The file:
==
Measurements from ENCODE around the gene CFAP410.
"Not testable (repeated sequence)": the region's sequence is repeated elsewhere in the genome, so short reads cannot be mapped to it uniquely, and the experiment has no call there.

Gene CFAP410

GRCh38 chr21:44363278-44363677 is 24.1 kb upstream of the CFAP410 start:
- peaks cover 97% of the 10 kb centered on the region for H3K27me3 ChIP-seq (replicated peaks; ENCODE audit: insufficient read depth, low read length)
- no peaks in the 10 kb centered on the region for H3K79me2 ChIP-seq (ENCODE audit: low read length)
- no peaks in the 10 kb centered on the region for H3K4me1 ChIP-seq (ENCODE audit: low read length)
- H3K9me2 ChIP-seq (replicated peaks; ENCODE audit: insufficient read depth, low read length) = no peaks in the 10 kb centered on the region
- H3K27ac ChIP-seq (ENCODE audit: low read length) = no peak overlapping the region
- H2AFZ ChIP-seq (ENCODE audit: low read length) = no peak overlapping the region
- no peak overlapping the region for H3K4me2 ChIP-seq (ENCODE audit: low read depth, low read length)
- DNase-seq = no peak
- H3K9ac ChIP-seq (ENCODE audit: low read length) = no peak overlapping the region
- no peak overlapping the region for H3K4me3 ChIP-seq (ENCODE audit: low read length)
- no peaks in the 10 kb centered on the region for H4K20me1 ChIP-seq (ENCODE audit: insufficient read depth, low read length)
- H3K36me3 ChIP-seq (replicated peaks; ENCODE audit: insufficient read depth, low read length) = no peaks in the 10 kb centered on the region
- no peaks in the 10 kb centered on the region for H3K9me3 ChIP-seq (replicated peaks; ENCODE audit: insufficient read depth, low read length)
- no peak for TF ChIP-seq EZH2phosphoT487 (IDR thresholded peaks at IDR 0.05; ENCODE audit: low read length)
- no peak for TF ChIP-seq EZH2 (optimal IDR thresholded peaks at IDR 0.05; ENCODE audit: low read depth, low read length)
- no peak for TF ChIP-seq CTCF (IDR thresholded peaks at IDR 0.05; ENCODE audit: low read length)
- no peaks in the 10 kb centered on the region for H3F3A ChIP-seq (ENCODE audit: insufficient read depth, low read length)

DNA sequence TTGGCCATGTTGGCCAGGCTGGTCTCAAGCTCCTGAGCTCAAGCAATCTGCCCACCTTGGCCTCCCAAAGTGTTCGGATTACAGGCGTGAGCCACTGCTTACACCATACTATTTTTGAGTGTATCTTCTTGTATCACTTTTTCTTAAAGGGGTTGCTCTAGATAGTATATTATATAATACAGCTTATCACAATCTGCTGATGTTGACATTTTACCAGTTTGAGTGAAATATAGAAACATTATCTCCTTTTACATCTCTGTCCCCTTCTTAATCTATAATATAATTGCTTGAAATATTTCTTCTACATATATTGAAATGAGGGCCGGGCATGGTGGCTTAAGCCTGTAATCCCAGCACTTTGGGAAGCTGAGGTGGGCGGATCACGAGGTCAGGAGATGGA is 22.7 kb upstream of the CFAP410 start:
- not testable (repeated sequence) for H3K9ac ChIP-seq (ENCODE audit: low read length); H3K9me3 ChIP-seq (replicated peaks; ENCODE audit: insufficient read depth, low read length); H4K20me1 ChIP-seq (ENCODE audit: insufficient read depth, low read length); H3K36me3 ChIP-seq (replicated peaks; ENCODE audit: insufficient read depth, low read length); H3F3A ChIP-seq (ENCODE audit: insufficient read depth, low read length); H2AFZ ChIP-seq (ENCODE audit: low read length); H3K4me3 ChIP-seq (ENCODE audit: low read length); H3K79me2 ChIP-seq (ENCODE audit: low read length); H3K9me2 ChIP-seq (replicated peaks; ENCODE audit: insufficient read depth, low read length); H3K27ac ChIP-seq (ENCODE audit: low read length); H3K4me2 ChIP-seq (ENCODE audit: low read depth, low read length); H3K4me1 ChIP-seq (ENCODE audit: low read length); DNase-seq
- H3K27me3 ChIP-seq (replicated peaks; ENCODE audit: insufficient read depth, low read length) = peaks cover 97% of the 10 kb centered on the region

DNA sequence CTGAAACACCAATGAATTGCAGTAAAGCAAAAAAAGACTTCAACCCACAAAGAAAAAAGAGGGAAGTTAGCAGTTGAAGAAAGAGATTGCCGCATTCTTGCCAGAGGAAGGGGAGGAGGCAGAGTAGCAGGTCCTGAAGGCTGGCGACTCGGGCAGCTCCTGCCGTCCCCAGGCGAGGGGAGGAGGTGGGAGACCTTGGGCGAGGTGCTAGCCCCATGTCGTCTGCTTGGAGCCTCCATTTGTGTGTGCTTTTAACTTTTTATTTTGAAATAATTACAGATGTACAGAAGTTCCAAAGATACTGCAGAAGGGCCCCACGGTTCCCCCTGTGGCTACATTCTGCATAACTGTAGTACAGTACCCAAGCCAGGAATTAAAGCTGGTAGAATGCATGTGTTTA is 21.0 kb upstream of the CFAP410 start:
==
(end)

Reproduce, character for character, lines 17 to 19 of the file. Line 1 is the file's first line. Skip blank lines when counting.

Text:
- no peaks in the 10 kb centered on the region for H3K9me3 ChIP-seq (replicated peaks; ENCODE audit: insufficient read depth, low read length)
- no peak for TF ChIP-seq EZH2phosphoT487 (IDR thresholded peaks at IDR 0.05; ENCODE audit: low read length)
- no peak for TF ChIP-seq EZH2 (optimal IDR thresholded peaks at IDR 0.05; ENCODE audit: low read depth, low read length)